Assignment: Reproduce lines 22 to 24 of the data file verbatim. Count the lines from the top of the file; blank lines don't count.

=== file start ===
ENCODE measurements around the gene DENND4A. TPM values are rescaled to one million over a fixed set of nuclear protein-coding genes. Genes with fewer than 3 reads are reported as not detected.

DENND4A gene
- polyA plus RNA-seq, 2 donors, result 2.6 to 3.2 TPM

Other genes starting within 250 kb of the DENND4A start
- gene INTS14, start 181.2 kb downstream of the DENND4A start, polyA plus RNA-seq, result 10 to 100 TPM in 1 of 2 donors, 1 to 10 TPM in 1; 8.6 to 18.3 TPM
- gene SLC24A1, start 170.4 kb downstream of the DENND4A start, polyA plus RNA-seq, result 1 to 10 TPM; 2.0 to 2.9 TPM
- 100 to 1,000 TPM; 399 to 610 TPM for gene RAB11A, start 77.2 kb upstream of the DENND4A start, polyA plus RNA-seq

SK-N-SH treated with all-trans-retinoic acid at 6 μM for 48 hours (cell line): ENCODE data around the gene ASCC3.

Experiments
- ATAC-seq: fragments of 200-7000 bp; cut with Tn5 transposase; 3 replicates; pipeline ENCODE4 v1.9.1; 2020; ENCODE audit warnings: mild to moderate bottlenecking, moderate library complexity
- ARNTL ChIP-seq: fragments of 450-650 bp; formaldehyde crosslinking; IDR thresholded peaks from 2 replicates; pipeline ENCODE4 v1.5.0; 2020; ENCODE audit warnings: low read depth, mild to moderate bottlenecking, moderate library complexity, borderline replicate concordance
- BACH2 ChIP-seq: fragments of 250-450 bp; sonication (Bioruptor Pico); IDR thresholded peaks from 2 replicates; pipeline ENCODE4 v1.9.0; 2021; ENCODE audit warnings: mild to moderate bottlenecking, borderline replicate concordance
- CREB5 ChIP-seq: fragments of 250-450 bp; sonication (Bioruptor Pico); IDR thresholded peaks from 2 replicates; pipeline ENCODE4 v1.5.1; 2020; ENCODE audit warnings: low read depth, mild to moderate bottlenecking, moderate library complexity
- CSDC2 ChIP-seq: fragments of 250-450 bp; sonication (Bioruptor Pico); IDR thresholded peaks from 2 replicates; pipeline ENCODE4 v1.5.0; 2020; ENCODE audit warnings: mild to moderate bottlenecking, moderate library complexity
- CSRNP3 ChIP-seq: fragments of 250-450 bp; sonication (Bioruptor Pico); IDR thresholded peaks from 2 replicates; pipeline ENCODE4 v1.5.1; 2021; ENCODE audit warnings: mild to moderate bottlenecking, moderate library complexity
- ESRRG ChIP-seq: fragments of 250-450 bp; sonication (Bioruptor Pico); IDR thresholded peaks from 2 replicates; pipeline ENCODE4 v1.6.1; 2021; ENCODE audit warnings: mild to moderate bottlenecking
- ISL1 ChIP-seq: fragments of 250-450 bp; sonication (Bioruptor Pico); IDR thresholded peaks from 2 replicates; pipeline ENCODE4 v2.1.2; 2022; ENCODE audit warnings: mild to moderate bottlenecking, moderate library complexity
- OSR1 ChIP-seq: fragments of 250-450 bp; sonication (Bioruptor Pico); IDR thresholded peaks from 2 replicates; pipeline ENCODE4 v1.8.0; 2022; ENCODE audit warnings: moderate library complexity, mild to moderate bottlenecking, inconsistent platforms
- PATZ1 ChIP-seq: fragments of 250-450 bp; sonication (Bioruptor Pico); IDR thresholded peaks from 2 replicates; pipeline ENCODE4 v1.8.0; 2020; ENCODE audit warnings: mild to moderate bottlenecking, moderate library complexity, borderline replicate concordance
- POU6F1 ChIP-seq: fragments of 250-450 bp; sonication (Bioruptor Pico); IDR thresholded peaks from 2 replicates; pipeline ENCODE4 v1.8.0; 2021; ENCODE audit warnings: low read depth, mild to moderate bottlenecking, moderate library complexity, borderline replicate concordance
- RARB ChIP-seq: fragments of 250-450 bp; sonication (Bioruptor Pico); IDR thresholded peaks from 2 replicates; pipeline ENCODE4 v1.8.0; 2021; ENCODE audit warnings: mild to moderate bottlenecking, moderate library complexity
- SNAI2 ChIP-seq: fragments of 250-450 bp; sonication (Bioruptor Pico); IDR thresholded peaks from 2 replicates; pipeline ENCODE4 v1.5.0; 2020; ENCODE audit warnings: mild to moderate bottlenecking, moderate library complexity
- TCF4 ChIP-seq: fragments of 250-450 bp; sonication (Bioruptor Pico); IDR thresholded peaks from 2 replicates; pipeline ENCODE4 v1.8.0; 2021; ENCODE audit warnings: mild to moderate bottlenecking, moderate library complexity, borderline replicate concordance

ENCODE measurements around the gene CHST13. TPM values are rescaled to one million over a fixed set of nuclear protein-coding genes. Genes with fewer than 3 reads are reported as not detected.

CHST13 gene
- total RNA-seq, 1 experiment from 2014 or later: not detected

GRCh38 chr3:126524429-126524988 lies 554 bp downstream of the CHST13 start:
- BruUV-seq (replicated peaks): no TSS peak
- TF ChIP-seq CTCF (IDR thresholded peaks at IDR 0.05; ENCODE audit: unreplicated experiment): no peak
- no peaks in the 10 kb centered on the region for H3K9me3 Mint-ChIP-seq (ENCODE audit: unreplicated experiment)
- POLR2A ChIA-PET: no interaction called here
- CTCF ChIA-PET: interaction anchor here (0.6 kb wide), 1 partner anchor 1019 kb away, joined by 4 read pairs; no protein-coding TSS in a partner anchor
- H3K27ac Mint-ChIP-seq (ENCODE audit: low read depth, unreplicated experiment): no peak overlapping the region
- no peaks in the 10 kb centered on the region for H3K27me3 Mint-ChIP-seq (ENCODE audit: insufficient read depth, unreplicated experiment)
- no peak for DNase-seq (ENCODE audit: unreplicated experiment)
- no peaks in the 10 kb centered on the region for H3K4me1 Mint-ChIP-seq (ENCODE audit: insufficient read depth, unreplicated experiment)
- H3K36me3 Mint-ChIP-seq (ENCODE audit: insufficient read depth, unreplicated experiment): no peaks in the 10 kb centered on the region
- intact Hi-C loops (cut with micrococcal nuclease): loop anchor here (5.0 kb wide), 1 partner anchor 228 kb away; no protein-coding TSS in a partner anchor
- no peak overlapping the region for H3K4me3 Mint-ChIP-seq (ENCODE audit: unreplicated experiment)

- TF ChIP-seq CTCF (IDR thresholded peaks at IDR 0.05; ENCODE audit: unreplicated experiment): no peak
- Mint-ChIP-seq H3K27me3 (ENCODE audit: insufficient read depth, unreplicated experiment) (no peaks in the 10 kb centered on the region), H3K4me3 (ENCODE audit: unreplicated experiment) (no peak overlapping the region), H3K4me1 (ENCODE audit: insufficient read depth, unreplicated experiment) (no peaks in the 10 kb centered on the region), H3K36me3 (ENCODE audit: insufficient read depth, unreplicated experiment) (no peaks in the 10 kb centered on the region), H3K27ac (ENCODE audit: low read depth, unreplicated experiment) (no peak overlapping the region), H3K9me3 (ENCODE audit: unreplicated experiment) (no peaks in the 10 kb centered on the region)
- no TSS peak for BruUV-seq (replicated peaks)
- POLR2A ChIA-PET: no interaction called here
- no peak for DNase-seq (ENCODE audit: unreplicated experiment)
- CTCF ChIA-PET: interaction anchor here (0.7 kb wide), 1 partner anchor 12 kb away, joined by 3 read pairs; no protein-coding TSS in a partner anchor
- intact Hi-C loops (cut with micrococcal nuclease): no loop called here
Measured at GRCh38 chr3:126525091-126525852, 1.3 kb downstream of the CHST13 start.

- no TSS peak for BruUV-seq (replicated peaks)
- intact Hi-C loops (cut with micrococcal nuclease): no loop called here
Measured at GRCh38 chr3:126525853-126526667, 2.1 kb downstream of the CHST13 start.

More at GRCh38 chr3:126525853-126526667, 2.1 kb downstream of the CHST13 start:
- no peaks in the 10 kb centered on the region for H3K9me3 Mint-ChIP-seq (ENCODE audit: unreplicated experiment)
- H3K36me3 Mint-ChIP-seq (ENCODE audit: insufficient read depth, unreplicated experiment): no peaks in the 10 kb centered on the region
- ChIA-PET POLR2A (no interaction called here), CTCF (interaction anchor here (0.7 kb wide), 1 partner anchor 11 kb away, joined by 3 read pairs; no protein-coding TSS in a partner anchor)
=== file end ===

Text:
- SNAI2 ChIP-seq: fragments of 250-450 bp; sonication (Bioruptor Pico); IDR thresholded peaks from 2 replicates; pipeline ENCODE4 v1.5.0; 2020; ENCODE audit warnings: mild to moderate bottlenecking, moderate library complexity
- TCF4 ChIP-seq: fragments of 250-450 bp; sonication (Bioruptor Pico); IDR thresholded peaks from 2 replicates; pipeline ENCODE4 v1.8.0; 2021; ENCODE audit warnings: mild to moderate bottlenecking, moderate library complexity, borderline replicate concordance

ENCODE measurements around the gene CHST13. TPM values are rescaled to one million over a fixed set of nuclear protein-coding genes. Genes with fewer than 3 reads are reported as not detected.